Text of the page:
GlobalThe IMF and the WB commit to collaborating on climate change, debt...

The IMF and the WB commit to collaborating on climate change, debt and digital transition

Washington, Sep 7 (EFE).- The International Monetary Fund (IMF) and the World Bank (WB) issued a joint statement this Thursday in which they commit to increasing their collaboration in three key areas: climate change, debt and the digital transition.

“The world faces significant economic challenges, the existential threat of climate change, as well as a digital transition” in a context with “more frequent shocks, high levels of debt” and “growing geopolitical tensions,” the managing director of the IMF, Kristalina Georgieva, and the president of the World Bank, Ajay Banga.

In this context, it is “critical” to have “well-designed” and “properly sequenced” policies to help accelerate growth, ease political conflict, and support green and digital transitions.

“The Bretton Woods institutions have a critical role to play in helping member countries address challenges and seize opportunities, working closely together,” they said.

As both institutions have noted in their macroeconomic forecasts, global economic growth has slowed and the medium-term outlook is at its weakest in more than three decades.

The world economy will grow by 3% this year, according to the latest economic outlook report published by the IMF in July, which warns of global risks that could lower the figure, such as persistent inflation, future vulnerabilities in the financial system or that China grows less than expected.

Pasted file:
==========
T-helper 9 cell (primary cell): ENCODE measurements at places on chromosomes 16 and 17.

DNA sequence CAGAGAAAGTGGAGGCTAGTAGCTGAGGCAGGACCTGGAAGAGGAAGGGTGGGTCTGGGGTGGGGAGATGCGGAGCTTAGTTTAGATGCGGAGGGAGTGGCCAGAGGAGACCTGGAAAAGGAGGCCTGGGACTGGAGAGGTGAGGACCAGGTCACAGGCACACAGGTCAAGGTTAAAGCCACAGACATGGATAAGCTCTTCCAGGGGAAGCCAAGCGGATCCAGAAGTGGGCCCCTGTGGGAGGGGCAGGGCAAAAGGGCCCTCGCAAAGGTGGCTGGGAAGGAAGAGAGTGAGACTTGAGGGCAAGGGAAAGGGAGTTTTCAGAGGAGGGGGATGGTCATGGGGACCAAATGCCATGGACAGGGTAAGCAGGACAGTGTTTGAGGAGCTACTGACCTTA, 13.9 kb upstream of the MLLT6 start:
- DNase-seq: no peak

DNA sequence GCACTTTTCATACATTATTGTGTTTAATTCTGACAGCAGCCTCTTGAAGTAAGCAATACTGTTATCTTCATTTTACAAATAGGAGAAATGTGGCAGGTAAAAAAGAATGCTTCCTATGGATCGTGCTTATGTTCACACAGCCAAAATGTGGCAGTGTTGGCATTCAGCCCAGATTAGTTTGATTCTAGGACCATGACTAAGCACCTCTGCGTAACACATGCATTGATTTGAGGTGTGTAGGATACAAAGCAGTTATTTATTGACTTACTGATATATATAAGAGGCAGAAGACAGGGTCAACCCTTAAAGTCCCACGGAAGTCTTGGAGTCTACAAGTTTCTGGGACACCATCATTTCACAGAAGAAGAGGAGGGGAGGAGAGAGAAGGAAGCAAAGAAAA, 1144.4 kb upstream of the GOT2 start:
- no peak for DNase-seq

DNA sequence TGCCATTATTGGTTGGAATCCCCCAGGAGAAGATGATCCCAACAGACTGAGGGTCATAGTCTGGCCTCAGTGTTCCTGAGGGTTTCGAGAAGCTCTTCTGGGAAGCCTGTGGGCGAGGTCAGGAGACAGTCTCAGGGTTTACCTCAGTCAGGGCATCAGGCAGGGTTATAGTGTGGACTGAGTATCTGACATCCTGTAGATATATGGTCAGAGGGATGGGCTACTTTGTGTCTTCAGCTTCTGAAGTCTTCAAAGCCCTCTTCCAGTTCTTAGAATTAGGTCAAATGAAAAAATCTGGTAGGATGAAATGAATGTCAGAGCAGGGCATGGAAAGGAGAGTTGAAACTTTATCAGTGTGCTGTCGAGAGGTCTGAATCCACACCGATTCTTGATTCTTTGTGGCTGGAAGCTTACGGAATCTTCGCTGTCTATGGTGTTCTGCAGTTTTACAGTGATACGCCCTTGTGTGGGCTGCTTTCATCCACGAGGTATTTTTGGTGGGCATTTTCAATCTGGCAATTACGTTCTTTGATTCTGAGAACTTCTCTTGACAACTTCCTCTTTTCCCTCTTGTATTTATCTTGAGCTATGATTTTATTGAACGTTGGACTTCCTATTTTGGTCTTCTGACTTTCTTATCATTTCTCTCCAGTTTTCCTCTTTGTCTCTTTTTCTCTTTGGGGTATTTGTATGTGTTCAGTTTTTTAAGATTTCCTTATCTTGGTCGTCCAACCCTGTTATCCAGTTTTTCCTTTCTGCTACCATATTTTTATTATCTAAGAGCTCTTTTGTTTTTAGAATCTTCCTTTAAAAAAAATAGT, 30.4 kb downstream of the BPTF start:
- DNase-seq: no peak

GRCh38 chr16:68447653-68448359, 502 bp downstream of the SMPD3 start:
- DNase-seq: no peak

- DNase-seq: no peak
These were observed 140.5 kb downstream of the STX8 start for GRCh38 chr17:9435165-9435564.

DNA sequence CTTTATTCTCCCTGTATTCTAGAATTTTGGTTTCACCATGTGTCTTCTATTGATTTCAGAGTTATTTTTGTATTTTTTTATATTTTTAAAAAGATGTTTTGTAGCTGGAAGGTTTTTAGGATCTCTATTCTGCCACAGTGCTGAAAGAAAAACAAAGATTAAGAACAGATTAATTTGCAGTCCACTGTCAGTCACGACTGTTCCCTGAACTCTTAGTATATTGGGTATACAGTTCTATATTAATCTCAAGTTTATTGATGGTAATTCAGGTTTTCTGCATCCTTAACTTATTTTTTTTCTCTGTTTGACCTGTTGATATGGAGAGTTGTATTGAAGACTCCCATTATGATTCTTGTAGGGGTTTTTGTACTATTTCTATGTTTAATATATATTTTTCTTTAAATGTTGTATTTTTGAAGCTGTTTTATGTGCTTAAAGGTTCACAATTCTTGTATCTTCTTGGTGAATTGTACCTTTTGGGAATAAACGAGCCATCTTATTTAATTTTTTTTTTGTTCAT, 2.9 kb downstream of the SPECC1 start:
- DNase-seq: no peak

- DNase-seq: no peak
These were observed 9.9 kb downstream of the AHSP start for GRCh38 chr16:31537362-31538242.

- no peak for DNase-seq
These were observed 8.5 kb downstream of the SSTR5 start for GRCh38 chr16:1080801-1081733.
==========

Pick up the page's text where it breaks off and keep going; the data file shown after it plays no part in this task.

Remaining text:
The IMF also estimates that difficult years will come for the global economy, which will grow at around 3% over the next five years, the lowest medium-term growth forecast since 1990, and well below the average of 3.8% for the last two decades.

For its part, in the latest global outlook report published in June, the World Bank placed its global growth estimate for 2023 at 2.1%.

Added to all this is the world facing “geoeconomic fragmentation, extreme natural disasters exacerbated by climate change, and rising levels of public debt.”

Thus, since the challenges “are too great” for individual actors to face, “international financial institutions, national governments, philanthropic foundations and the private sector must work together,” Georgieva and Banga argued.

“Today we need to further enhance our collaboration, in particular regarding climate change, renewed high debt vulnerabilities and the digital transition,” adds the statement, which offers some outlines of the collaboration.

On climate change issues, both institutions will hold periodic meetings of the new Bank-Fund Climate Advisory Group to discuss commitments at the global and national levels.

On debt issues, both institutions committed to working to help prevent further buildup of debt vulnerabilities and will seek to improve the Joint Low-Income Countries Debt Sustainability Framework to better respond to current challenges.

And on digital transition, the two organizations committed to intensifying joint work to help countries increase the effectiveness of government revenue collection and expenditure systems.

This commitment, which takes place three months after Banga assumed his position as the new president of the World Bank, comes after the institution signed a similar agreement with the Inter-American Development Bank (IDB) on the 31st.

The memorandum of understanding was signed at the IDB headquarters in Washington DC and the signing was attended by the president of the IDB, Ilan Goldfajn, and Banga, who pledged to work in the fight against deforestation in the Amazon, strengthening the Caribbean in the face of disasters natural resources and the reduction of the digital divide in Latin America. EFE


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